What to watch for in due diligence on private equity firms

Alex Wise
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Castle Hall has launched the first of three in a series of due diligence ‘primers’ which outline key issues for investors to consider when research managers in a particular asset class or topic area.

The consulting and research firm is a specialist global due diligence consultant, with an Australian and New Zealand office run by Alex Wise, and provider of tools for investors when performing their own due diligence which come under the firm’s ‘Due Diligence University’ banner.

The first primer in the series is for private equity.  The next two in the pipeline are on financial statements reviews and hedge fund valuation best practices. The firm says it welcomes suggestions for additional topics for it to address later in the year.

The private equity primer provides a summary of diligence issues across 10 main topic areas, covering the business risk of the manager, the legal risk of the fund and the operational risk of the control environment. It includes a summary of 15 recent SEC enforcement actions and fraud cases in the US which provide real-world examples of how operational deficiencies within the private equity space can impact investors.

Introducing its primer, Castle Hall says: “Private equity due diligence has, over the past two-three years, moved from a rarity to a mainstream process for many institutional investors. However, private equity firms vary widely in their business structure and operational capabilities. Castle Hall has encountered everything from forward looking, best practice organisations to ‘old-school’ firms which respond to due diligence with exactly the same comments as traditional self-administered hedge funds, pre-Madoff.”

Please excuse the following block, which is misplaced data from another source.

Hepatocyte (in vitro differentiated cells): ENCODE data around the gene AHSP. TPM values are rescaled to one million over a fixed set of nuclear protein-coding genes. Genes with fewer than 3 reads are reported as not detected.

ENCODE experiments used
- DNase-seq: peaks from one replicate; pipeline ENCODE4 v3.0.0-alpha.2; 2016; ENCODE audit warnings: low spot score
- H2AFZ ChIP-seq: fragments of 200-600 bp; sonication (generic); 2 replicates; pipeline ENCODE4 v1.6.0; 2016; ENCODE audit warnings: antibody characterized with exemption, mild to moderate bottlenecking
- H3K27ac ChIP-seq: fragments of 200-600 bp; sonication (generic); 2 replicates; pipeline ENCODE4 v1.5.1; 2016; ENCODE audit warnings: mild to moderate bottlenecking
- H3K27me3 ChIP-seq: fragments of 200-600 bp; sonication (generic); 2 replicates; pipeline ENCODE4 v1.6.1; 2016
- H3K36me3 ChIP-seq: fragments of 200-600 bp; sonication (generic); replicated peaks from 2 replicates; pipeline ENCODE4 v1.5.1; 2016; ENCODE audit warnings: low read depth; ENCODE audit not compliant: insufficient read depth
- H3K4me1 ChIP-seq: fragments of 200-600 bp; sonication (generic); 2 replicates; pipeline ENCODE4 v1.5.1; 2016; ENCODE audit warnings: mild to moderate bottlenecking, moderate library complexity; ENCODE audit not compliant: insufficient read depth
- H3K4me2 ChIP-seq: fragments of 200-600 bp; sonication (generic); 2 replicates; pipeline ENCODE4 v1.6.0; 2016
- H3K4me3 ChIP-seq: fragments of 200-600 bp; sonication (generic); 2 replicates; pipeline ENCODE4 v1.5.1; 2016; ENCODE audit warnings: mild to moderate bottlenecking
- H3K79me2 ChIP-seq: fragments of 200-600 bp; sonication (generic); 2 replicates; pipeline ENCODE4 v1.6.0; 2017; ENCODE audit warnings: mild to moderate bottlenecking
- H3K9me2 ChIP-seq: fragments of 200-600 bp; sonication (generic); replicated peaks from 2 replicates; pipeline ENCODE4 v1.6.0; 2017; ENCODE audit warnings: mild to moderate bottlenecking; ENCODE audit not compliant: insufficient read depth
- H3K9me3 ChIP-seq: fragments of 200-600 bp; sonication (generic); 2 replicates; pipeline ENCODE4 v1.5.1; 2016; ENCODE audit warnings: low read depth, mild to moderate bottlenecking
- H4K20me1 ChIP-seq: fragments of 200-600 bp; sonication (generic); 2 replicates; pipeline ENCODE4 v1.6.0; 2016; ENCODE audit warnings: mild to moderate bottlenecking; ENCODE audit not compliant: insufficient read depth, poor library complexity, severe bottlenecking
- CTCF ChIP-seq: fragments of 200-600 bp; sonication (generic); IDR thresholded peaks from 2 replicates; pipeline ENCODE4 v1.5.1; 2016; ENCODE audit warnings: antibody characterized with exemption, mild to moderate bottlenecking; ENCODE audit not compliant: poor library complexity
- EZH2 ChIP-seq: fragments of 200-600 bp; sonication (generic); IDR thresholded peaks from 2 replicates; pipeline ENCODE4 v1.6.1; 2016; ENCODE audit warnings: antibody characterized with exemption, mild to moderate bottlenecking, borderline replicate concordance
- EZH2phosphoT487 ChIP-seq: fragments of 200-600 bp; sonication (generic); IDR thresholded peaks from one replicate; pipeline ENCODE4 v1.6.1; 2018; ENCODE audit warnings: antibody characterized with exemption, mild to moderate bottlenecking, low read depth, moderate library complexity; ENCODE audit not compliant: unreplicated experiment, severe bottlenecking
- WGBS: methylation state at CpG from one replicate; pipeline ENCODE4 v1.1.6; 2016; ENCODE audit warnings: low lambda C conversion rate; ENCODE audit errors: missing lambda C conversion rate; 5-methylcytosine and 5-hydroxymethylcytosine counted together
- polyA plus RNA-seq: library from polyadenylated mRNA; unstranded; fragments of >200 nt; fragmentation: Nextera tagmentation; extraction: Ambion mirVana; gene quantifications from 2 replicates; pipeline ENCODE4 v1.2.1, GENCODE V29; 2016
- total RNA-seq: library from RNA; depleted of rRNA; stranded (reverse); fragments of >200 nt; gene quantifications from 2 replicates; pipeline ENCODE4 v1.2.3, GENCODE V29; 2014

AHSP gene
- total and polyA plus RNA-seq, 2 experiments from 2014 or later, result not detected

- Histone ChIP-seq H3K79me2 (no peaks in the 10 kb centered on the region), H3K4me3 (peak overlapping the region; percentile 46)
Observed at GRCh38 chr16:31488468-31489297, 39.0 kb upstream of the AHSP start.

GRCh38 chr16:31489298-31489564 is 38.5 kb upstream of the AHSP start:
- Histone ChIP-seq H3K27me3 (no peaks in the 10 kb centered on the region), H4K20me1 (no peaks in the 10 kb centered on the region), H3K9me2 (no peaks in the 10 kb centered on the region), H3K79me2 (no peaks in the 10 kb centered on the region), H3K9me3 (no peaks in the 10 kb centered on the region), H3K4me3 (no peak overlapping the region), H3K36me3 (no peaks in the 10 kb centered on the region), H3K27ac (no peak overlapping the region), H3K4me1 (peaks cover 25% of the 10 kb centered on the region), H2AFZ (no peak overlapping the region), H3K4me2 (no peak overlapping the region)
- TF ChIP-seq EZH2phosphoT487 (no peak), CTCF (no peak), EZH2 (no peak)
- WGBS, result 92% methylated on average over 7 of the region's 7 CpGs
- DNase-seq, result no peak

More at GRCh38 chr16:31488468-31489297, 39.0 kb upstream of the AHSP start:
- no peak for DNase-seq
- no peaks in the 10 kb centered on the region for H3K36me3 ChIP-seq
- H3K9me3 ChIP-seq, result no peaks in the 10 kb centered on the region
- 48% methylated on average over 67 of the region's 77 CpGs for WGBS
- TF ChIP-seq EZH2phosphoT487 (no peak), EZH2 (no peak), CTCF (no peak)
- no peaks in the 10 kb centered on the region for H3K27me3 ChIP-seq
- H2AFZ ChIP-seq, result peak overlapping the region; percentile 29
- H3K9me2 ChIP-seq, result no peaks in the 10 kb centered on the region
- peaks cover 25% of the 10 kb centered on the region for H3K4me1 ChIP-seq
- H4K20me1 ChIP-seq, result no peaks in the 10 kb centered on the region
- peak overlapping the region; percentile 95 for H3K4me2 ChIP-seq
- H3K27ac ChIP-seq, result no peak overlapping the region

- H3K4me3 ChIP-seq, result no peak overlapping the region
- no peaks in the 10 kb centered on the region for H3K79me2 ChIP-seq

“There is a multitude of practises that just, simply, would not fly in other asset classes,” said Alex Wise. “Yet investors have tolerated material operational risks in their private markets investments. Globally, we are seeing increased vigilance that has yet to hit Australia. Our Primer details a slew of SEC enforcement actions in Private Equity, that show why many investors need to wake up to the risks.”

The 10 main topic areas covered in the private equity primer are:

. Management company – such as: ownership, succession, AUM, product complexity, financial viability and staff turnover

  • Compliance – such as: regulatory oversight, internal policies, actions or claims against the company
  • I.T. – many private equity managers have undeveloped IT systems, disaster recovery plans, cyber-security protection
  • The fund – such as: structure, governance and fees, fees often need scrutiny and analysis
  • Asset controls – such as: whether the assets actually exist, governance of cash transfers
  • Trading controls – including: accounting, allocation of expenses, separation of entities, quality of accounting teams
  • Valuation – best practice is for third-party valuations, there should be a valuation committee and backoffice professionals
  • Reporting controls – administrators should distribute the investor statements rather than the managers
  • Operational DD – have funds of funds done background check on underlying managers, do they outsource operational DD?
  • Transparency – private equity managers are more likely to push back on information requests than other managers, many venture managers do not allow investor operational DD.

– G.B.

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